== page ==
We often talk about the power of social media to connect with each other, whether we are participating in INMA LinkedIn groups to discuss upcoming conferences or networking for a job.
I am afraid we are not fully addressing how our advertising sales teams can use social media to find, retain, and grow customers.
Here is the self-quiz to see if you are fully taking advantage of social media for sales:
- Are you active members of the groups your advertisers belong to? This may mean industry communities like automotive or retail categories.
A key word is active. This does not mean pitching business, but listening to concerns and potentially identifying new ways to position products and services using the real work experiences you hear about.
The participants might not be in your market, but some problems in search of an opportunity transcend geography and could also be relevant with your local customers.
- Do you follow industry leaders’ tweets? Another way to understand what is important to potential customers is to follow the tweets of key industry or local players.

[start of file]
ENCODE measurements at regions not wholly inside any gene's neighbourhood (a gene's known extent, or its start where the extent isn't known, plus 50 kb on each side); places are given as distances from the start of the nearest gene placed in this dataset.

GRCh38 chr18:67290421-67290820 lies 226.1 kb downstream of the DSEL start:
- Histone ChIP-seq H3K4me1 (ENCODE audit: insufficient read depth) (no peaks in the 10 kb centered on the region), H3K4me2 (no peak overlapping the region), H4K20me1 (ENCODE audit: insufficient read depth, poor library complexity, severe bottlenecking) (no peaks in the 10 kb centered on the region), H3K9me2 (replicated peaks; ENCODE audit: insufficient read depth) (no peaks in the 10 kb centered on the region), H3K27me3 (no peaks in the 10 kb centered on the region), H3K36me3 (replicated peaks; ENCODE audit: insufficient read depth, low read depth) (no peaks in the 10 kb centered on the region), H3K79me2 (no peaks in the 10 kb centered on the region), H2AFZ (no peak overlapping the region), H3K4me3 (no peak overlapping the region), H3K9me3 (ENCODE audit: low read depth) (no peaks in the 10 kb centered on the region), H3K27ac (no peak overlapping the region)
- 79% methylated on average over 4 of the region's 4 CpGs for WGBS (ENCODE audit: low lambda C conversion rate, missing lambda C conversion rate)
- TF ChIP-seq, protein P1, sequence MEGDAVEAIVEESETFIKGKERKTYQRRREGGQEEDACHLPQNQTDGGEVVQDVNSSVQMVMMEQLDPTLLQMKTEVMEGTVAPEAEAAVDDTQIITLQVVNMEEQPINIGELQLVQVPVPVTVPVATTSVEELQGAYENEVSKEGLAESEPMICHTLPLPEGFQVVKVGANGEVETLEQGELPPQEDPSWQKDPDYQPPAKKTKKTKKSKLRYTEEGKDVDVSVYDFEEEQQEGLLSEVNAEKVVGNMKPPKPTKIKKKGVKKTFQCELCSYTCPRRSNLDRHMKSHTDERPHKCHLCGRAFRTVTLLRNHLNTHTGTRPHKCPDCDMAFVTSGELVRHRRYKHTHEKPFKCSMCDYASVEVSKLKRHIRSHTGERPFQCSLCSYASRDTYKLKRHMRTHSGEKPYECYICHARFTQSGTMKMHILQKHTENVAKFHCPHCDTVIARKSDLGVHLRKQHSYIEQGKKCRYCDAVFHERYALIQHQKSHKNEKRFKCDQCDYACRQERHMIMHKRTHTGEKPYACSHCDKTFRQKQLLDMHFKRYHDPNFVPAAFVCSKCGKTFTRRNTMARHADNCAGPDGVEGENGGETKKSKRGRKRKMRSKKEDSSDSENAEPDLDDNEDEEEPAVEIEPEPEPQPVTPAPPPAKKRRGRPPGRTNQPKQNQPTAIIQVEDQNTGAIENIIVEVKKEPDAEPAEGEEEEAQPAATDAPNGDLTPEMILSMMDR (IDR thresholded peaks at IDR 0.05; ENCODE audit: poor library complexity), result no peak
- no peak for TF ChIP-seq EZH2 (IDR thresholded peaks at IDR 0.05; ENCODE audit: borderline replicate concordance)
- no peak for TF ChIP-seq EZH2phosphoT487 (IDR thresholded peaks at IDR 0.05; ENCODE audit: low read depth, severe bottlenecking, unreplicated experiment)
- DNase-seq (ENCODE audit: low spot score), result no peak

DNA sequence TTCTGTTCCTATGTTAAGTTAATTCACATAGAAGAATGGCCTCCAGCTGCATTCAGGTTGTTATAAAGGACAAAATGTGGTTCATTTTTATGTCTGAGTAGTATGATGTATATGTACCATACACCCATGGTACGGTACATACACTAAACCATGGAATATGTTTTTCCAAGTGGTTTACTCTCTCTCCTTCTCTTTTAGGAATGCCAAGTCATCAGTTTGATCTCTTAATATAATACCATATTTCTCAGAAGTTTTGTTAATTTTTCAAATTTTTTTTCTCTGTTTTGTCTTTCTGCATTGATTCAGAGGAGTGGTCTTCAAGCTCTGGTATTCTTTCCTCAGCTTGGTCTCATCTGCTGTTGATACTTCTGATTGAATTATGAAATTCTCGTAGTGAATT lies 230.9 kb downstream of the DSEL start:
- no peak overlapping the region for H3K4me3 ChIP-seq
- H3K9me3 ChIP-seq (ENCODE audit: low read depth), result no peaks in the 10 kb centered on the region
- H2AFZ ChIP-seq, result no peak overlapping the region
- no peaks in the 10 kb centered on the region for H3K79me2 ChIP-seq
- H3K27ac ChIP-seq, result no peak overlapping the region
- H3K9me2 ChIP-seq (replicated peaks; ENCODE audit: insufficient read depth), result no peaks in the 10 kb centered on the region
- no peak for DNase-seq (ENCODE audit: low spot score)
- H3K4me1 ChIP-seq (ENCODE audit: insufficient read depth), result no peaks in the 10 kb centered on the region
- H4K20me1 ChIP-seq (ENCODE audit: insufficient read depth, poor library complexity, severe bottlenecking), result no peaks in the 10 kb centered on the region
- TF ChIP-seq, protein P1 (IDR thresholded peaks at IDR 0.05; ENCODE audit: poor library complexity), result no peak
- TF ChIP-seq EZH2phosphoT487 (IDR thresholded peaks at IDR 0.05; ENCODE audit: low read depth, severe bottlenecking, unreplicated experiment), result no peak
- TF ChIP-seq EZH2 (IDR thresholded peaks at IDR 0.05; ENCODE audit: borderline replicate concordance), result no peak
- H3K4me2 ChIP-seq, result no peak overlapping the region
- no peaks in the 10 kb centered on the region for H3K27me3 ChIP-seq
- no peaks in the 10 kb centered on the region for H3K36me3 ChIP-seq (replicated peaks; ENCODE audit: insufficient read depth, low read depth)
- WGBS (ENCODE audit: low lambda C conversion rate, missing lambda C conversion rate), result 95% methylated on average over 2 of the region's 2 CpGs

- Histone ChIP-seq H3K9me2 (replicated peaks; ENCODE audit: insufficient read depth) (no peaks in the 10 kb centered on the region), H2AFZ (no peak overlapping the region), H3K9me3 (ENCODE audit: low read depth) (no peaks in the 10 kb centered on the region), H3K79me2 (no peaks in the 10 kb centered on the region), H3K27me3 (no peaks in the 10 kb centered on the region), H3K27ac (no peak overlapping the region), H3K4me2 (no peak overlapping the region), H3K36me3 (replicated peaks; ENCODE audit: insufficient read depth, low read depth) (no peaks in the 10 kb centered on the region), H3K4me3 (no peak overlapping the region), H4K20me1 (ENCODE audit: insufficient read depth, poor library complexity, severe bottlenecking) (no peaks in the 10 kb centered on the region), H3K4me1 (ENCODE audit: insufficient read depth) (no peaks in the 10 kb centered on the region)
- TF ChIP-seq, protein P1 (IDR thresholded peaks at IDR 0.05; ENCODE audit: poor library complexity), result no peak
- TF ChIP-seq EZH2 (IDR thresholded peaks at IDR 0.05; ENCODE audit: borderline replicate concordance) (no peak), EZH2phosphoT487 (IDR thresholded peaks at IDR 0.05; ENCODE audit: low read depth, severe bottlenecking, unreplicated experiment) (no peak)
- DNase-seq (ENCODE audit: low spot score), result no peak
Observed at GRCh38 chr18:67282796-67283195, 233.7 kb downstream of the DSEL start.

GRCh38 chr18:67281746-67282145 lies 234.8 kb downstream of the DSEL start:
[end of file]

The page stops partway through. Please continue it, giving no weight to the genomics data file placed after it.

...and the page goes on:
If the individual you are following is in your market, you might hear about new store openings or problems that an individual advertiser is having. This gives you insights into that customer (or others like him).
- Do you belong to sales forums or follow sales experts outside of the media business? Learning about how other sales professionals are using these tools might inspire you with new ideas on how to connect with customers or prospects.
One blogger and sales consultant I follow is Jim Keenan (asalesguy.com). I have no professional relationship with him, but find some of his points of view provocative.
In fact, he believes that salespeople who use social media outsell those who do not. I have not independently verified that finding; if it is true, social media certainly merits a close look.
Back in the good old days, an ad sales professional could have lunch or a drink and get to know their customers personally. Salespeople learned about their customers’ business but also what was bugging them.
Now, more and more media buying is mechanised or by the numbers; everyone is too busy for that personal contact. Social media is one tool to try to regain some of that insight.
There is no doubt advertisers have changed how they buy. They have more data and information about their own business than media sales teams ever will have.
But, increasingly, marketing executives share their thoughts, frustrations, and even concerns in public arenas like digital communities and social media.
As our ad sales teams look for any and every edge to influence media decision makers where they can, social media needs to be a tool in the toolbox. It means participating in LinkedIn groups, commenting on blogs, and even engaging Twitter.
Are you actively using social media for sales? Tell us your experiences.